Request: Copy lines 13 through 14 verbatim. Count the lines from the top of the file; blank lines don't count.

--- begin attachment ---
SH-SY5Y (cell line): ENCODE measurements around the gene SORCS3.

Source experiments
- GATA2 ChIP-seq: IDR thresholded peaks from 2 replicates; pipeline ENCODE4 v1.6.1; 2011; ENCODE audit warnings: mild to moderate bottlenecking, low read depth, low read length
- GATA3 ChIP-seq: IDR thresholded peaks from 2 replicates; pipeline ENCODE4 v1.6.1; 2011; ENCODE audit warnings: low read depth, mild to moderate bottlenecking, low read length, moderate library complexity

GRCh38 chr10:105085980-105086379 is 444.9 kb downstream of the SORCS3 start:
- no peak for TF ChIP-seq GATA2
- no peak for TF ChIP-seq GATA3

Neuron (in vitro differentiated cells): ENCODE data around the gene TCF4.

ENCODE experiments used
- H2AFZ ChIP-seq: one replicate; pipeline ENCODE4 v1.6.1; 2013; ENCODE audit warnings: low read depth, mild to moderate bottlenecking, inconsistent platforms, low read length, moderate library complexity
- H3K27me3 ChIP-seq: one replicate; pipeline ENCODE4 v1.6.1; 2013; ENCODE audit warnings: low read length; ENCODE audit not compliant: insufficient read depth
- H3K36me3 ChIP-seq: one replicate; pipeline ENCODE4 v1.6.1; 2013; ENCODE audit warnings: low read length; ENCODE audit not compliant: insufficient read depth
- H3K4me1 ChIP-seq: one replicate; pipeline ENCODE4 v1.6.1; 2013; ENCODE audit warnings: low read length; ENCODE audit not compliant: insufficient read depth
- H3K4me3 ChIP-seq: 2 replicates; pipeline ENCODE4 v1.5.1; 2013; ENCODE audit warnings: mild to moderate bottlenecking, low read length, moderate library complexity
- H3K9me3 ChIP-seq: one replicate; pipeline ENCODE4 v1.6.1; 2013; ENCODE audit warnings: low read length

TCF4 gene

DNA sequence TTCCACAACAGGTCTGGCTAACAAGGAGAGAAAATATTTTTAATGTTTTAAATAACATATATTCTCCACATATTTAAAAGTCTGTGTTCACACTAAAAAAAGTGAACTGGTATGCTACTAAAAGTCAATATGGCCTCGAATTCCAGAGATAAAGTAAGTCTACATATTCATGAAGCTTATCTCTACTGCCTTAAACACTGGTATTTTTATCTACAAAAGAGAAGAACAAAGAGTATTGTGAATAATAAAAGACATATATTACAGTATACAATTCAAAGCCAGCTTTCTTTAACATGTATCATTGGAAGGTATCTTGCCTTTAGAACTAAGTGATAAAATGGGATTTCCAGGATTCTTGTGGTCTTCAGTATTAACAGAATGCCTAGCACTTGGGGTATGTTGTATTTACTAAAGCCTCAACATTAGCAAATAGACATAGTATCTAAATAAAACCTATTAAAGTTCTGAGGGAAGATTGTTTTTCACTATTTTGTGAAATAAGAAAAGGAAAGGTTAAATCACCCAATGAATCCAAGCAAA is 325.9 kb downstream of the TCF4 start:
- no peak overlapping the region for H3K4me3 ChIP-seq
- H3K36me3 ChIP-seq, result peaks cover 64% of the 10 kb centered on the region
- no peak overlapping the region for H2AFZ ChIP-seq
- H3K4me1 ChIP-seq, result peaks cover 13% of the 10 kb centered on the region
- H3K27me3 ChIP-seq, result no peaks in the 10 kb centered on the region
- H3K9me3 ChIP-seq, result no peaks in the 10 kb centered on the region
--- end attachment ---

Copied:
- H3K4me1 ChIP-seq: one replicate; pipeline ENCODE4 v1.6.1; 2013; ENCODE audit warnings: low read length; ENCODE audit not compliant: insufficient read depth
- H3K4me3 ChIP-seq: 2 replicates; pipeline ENCODE4 v1.5.1; 2013; ENCODE audit warnings: mild to moderate bottlenecking, low read length, moderate library complexity